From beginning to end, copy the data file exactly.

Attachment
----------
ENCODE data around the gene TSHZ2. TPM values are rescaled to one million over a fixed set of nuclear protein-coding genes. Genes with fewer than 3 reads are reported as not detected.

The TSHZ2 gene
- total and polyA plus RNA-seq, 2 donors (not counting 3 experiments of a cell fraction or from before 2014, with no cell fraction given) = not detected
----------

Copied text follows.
ENCODE data around the gene TSHZ2. TPM values are rescaled to one million over a fixed set of nuclear protein-coding genes. Genes with fewer than 3 reads are reported as not detected.

The TSHZ2 gene
- total and polyA plus RNA-seq, 2 donors (not counting 3 experiments of a cell fraction or from before 2014, with no cell fraction given) = not detected